Sunday, January 22, 2012

Microscope changed from Setting to City to Goals in a Zombie game

On Age of Ravens, Lowell discusses using Microscope for an alternative purpose. He takes the idea of creating a shared world role-playing experience and using the same basic structure to build a city-setting. I took a few minutes to create such a thing myself and instantly knew I had a new way to develop ideas for my AFMBE zombie game. I will walk you through what he defines the new labels as, then what I created for a city, and finally my zombie adaptation.

Lowell alters the process by inserting City, Neighborhood, and Sights to replace the standard Microscope levels. City is defined with a simple statement. Neighborhood replaces Eras in Microscope. Sights replace Events and are made up of a Person, a Place, or a Thing. Each Sight is made up of rumors. The rumors may be true, partially true, or not true at all.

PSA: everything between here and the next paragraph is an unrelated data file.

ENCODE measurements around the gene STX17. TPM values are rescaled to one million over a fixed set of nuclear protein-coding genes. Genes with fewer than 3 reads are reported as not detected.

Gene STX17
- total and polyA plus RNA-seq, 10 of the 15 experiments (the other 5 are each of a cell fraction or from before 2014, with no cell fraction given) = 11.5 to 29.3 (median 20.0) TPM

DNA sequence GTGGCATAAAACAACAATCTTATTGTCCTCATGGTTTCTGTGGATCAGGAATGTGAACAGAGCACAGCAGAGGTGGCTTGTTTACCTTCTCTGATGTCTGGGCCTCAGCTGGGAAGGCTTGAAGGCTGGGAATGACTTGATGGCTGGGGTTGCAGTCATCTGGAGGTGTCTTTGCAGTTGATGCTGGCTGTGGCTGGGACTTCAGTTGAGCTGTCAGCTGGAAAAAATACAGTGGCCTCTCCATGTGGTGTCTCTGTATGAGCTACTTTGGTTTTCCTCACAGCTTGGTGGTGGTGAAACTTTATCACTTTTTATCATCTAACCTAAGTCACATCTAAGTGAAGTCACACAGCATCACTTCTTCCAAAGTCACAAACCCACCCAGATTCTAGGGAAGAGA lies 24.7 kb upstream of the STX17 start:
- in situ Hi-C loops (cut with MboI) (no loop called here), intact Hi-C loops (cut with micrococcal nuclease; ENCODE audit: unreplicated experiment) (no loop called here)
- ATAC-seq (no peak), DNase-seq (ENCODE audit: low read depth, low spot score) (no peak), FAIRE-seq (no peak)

I did not want to use this process untested on my current setting, Beaver City. So, I used my second default locale, Port City. Port City is located along a southern coastline in the USA. I define southern coastline as anywhere from North Carolina to Texas. I have a state map, of sorts, for Port City, so I know what is nearby and what is a few hours away. This includes other cities, the state line, parks and recreation areas, highways, major landmarks, and a Native American Reservation. My simply statement for the city is, “inviting southern city on the coast.” After all, it’s a much nicer place than Silverbrook.